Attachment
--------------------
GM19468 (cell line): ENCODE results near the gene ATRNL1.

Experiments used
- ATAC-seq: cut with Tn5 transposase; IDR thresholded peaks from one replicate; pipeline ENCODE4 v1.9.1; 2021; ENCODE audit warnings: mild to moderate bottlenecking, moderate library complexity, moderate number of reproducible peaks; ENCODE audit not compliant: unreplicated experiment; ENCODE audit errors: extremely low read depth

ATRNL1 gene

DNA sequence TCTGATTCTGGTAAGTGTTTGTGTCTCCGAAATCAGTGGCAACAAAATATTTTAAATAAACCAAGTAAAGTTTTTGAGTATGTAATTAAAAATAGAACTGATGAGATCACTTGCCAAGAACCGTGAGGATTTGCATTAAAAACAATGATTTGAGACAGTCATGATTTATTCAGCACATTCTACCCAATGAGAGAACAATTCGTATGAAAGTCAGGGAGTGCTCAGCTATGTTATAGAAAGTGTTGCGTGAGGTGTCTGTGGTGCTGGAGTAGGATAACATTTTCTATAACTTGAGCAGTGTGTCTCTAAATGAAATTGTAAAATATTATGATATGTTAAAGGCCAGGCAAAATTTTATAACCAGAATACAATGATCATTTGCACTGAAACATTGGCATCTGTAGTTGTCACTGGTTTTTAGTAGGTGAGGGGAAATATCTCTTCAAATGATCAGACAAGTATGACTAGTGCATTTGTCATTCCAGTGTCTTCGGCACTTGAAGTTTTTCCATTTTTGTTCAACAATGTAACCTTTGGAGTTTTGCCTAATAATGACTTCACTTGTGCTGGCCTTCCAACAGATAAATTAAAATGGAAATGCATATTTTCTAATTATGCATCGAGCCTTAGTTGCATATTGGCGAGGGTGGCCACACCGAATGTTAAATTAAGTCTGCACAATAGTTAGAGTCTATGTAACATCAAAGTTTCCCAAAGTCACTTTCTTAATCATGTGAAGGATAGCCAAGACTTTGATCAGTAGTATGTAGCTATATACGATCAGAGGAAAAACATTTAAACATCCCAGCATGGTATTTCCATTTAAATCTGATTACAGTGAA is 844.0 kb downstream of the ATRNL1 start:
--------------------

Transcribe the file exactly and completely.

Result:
GM19468 (cell line): ENCODE results near the gene ATRNL1.

Experiments used
- ATAC-seq: cut with Tn5 transposase; IDR thresholded peaks from one replicate; pipeline ENCODE4 v1.9.1; 2021; ENCODE audit warnings: mild to moderate bottlenecking, moderate library complexity, moderate number of reproducible peaks; ENCODE audit not compliant: unreplicated experiment; ENCODE audit errors: extremely low read depth

ATRNL1 gene

DNA sequence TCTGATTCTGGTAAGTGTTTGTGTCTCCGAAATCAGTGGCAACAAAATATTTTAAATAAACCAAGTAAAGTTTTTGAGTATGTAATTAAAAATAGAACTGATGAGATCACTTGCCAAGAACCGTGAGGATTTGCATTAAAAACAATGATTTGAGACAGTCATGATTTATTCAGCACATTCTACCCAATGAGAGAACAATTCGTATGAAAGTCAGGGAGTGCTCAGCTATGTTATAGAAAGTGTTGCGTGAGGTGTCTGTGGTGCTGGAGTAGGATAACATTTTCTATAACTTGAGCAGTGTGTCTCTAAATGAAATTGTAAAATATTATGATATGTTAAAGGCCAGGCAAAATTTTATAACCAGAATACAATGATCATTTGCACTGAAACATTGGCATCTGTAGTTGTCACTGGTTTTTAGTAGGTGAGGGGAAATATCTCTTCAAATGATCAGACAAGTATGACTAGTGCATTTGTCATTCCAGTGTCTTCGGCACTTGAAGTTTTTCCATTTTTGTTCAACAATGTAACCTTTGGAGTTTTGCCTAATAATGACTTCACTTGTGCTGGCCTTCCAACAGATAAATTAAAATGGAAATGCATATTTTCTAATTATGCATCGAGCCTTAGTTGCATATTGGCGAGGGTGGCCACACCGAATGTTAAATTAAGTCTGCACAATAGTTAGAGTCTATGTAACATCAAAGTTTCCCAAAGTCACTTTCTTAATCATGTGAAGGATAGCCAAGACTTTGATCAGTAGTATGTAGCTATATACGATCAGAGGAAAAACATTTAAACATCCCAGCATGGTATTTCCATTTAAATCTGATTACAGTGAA is 844.0 kb downstream of the ATRNL1 start: